There’s a lot of doubt that surrounds the early origins of domesticated cats, but studies and researches have shown that there’s evidence that cats traveled with Vikings and farmers through Africa and ancient Eurasia. People who conducted these studies know far too little about cat domestication and they argue if the house cat is, in fact, a domestic animal or not. It has been revealed that there were two major waves of cat expansion. During the first wave, felines moved from the middle-east to the eastern Mediterranean by accompanying farmers. The first wave is also said to be an outcome of agriculture by humans. This happened because a huge number of rodents would consume the crops as they grew and cats were used to get rid of them. On the other hand, however, the second wave began in Egypt and spread to Eurasia and Africa. Cats were taken by the traveling farmers to reduce the number of rats and mice, which is why cats traveled to Egypt and to parts of Eurasia and Africa. Also, Egypt was the place where cats had religious importance and were often times mummified too.
These findings are a result of a study of 209 cats whose remains were found out at archeological sites because they had been preserved there.
The connection of cats with human beings goes way back. In an island of Cyprus, researchers found out that a human being was buried with a cat. The burial is reported to be 9,500 years old. This discovery clearly indicates that the interaction between cats and humans started around the dawn of agriculture. Before this particular discovery, people thought that cat domestication started in Egypt 4,000 years ago. Due to a lack of funds, the research on cat domestication is far behind the research on dog domestication, though.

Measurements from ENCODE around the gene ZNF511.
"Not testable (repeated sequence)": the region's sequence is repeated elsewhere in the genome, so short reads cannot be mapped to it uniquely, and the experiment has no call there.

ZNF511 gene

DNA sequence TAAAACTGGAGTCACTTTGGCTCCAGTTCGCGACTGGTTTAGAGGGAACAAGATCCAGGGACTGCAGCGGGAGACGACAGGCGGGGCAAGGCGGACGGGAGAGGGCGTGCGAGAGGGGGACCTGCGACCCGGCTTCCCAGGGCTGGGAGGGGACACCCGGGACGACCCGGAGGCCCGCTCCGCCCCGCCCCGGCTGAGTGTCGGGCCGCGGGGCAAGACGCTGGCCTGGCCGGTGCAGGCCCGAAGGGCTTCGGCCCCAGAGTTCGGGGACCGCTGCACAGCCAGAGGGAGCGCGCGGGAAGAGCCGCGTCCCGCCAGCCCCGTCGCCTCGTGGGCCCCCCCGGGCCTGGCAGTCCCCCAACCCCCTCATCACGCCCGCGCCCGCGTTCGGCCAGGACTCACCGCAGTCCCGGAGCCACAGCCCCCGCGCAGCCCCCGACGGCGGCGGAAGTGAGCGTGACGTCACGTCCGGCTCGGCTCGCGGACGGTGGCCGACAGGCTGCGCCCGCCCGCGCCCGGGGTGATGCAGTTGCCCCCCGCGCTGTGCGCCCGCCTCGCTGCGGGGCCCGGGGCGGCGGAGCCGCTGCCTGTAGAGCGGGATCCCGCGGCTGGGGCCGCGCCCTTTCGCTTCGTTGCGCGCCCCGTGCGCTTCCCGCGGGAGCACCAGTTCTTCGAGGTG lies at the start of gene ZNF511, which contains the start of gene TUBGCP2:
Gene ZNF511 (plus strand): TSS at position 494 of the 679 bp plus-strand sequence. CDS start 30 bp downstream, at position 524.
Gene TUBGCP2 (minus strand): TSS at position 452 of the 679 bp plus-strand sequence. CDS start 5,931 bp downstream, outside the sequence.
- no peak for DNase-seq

Not only did cats use to travel with farmers, but they were also found to have traveled with the Vikings. The Vikings, for a fact, were affectionate towards cats and even one cat was found to be buried with its master 1,000 years ago. It’s no surprise that most of the animals that were kept by the Vikings were working animals – including cats. But we can’t ignore the fact that there were people who kept cats out of sheer love. Like the farmers, the Vikings used cats as a way to get rid of rodents too but they were also used to be given as gifts to newly wedded brides. Cats were thought to be associated with the goddess of love – Freyja. It is believed that the cart in which Freyja used to sit was moved by a bunch of cats. It may seem weird to wrap your head around the fact that a cart was pulled by cats. But the fact is that the Vikings’ cats weren’t your average domestic cats, they were actually the Skogkatt – meaning “forest cat”. The Skogkatt is a cat breed which is found in the North and is famous for their strong bones.